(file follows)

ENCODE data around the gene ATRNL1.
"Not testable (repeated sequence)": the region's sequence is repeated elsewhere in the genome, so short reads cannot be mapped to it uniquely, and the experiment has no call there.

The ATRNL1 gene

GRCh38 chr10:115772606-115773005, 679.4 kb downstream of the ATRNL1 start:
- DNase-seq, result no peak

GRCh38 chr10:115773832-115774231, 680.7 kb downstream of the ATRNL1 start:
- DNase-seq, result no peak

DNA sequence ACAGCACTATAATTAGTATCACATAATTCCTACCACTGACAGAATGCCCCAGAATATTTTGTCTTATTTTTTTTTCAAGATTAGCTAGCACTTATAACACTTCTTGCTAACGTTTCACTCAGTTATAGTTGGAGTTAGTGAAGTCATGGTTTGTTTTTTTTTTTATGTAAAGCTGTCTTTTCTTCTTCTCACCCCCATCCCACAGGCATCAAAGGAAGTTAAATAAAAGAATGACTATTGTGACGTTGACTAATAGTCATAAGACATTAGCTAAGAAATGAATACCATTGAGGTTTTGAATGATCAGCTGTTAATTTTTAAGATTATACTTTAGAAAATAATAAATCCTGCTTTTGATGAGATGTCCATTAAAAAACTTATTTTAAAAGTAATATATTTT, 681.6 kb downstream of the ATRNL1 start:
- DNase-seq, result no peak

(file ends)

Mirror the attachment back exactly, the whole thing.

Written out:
ENCODE data around the gene ATRNL1.
"Not testable (repeated sequence)": the region's sequence is repeated elsewhere in the genome, so short reads cannot be mapped to it uniquely, and the experiment has no call there.

The ATRNL1 gene

GRCh38 chr10:115772606-115773005, 679.4 kb downstream of the ATRNL1 start:
- DNase-seq, result no peak

GRCh38 chr10:115773832-115774231, 680.7 kb downstream of the ATRNL1 start:
- DNase-seq, result no peak

DNA sequence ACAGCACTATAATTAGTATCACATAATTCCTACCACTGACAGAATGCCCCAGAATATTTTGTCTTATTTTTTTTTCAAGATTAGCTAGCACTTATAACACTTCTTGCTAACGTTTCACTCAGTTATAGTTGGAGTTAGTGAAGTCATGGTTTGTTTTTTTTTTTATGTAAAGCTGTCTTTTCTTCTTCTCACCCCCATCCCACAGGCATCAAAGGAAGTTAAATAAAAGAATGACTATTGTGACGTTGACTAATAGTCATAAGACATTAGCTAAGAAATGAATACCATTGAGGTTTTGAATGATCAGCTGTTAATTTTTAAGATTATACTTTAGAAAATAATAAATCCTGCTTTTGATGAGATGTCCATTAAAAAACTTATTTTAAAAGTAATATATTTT, 681.6 kb downstream of the ATRNL1 start:
- DNase-seq, result no peak